• How to Talk to an Engineer

    How to Talk to an Engineer

    There’s English, and then there’s engineering. For most people in the U.S., UK, Canada, and the rest of the commonwealth nations, the former comes relatively easy, while the latter is an entirely different arena, requiring years of extensive training at a University. However, just because the average person looking for the right ergonomic material handling equipment doesn’t understand engineering jargon, that doesn’t mean they can’t find what they’re looking for. The Engineering staff at Rj Link International routinely works through any “language barriers” to dig deep into the safety or efficiency problem to implement a smart solution. So how can you ensure that your engineers have all the information they need?

     

    Talk About Your Problem

    What you are trying to accomplish and why?
    •If you are doing something now, why are you looking for an improvement?
    •If you could describe the ideal solution, what would it be?
    •Do you need us to do an onsite evaluation?
    •Can you send us photos?

     

    Talk About the Workspace Environment & External Constraints Such As:

    •Extreme levels of temperature, either hot or cold
    •Hazardous environments
    •Confined workspaces

     

    If you’re working with an engineer to find the best custom or standard equipment for your needs, it’s important to give them as much information about the problem and the workplace constraints as possible. Inform your engineer about the size and scope of your footprint or workspace, and any logistics issues. Sometimes the best solution involves much more than purchasing new equipment. In the past, we’ve worked with businesses to redesign some of their package sizing to gain maximum efficiency, alongside a custom Gearbox to best serve unique needs. In one example, there were specific space constraints for a drop-in -replacement Speed Increaser / Reducer in a reduced package size. This is a case where the operator was trying to gain a power to density ratio based on unit size. Solid communication with our client that detailed more than just the footprint enabled this type of project to be successful.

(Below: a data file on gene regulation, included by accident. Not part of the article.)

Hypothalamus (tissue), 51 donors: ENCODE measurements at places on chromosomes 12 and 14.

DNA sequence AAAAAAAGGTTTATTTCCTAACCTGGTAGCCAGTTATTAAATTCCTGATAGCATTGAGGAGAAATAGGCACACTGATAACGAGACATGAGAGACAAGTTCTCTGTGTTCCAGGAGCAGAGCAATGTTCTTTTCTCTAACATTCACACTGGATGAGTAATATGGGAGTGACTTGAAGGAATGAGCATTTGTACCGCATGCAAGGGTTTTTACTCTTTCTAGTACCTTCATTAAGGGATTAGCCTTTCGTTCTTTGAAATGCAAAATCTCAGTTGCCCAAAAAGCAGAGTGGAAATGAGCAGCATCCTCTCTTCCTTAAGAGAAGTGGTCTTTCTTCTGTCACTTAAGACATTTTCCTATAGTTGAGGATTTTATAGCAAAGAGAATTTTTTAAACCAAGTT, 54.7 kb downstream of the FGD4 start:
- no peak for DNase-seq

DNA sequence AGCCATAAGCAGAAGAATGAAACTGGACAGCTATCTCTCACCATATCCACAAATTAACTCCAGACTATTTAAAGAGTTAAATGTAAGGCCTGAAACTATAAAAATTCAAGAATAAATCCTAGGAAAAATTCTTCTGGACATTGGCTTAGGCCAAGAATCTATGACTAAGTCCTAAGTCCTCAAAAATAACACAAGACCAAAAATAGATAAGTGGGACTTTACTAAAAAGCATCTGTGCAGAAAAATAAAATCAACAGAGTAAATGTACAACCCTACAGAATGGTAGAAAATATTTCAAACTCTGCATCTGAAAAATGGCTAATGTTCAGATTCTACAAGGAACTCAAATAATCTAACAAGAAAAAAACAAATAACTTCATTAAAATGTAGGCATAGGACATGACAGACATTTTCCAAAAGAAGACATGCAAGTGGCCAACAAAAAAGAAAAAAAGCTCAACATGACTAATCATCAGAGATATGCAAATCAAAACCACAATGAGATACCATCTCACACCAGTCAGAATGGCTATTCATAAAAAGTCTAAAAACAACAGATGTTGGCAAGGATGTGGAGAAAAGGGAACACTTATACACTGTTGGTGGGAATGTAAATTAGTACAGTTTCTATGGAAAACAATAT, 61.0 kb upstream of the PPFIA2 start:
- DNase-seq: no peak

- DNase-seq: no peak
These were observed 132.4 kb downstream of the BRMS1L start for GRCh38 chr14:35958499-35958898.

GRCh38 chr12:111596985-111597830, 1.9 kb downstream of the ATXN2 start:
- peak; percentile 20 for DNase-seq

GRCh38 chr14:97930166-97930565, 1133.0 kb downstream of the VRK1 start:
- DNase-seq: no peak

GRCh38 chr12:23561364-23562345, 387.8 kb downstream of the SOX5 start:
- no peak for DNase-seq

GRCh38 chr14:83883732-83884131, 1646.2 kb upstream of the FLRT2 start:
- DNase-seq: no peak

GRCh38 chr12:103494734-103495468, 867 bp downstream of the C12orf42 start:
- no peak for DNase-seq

Talk About What You’re Moving

    • Information about the loading & input/output extremes is important
    • Do you need an additional cooling source based on the motor generating excessive heat?
    • Is the cycle time/loading cumbersome?

    Not only are these specifications important to account for when maximizing efficiency, they’re also necessary when calculating for any new safety concerns presented when operating your system.

     

    Questions regarding a custom gearbox opportunity, contact Rj Link Int’s Engineering team by emailing salesengineering@rjlink.com or calling 815-874-8110

     

     

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